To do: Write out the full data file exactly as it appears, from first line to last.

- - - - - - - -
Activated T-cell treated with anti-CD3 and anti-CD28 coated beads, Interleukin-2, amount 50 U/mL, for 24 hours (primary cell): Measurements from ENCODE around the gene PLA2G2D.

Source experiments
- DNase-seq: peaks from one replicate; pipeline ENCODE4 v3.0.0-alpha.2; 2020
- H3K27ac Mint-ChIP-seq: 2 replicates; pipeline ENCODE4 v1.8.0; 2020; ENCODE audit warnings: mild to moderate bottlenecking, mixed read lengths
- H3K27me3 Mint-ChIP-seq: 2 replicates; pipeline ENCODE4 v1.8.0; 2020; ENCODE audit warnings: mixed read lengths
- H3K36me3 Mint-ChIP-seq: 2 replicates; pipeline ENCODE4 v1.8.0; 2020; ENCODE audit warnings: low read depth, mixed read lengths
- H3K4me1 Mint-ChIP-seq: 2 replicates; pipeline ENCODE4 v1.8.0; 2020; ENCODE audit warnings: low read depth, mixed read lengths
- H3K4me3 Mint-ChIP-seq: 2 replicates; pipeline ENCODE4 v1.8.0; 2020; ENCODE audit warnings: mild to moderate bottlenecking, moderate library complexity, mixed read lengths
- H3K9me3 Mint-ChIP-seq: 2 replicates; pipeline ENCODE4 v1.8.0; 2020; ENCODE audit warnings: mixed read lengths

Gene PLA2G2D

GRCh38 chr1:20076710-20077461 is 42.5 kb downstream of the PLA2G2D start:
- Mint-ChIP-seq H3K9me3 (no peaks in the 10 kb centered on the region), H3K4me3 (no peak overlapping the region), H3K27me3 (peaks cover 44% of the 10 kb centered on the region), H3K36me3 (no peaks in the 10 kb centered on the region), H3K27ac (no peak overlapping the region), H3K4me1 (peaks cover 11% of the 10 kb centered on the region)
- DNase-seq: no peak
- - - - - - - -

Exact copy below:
Activated T-cell treated with anti-CD3 and anti-CD28 coated beads, Interleukin-2, amount 50 U/mL, for 24 hours (primary cell): Measurements from ENCODE around the gene PLA2G2D.

Source experiments
- DNase-seq: peaks from one replicate; pipeline ENCODE4 v3.0.0-alpha.2; 2020
- H3K27ac Mint-ChIP-seq: 2 replicates; pipeline ENCODE4 v1.8.0; 2020; ENCODE audit warnings: mild to moderate bottlenecking, mixed read lengths
- H3K27me3 Mint-ChIP-seq: 2 replicates; pipeline ENCODE4 v1.8.0; 2020; ENCODE audit warnings: mixed read lengths
- H3K36me3 Mint-ChIP-seq: 2 replicates; pipeline ENCODE4 v1.8.0; 2020; ENCODE audit warnings: low read depth, mixed read lengths
- H3K4me1 Mint-ChIP-seq: 2 replicates; pipeline ENCODE4 v1.8.0; 2020; ENCODE audit warnings: low read depth, mixed read lengths
- H3K4me3 Mint-ChIP-seq: 2 replicates; pipeline ENCODE4 v1.8.0; 2020; ENCODE audit warnings: mild to moderate bottlenecking, moderate library complexity, mixed read lengths
- H3K9me3 Mint-ChIP-seq: 2 replicates; pipeline ENCODE4 v1.8.0; 2020; ENCODE audit warnings: mixed read lengths

Gene PLA2G2D

GRCh38 chr1:20076710-20077461 is 42.5 kb downstream of the PLA2G2D start:
- Mint-ChIP-seq H3K9me3 (no peaks in the 10 kb centered on the region), H3K4me3 (no peak overlapping the region), H3K27me3 (peaks cover 44% of the 10 kb centered on the region), H3K36me3 (no peaks in the 10 kb centered on the region), H3K27ac (no peak overlapping the region), H3K4me1 (peaks cover 11% of the 10 kb centered on the region)
- DNase-seq: no peak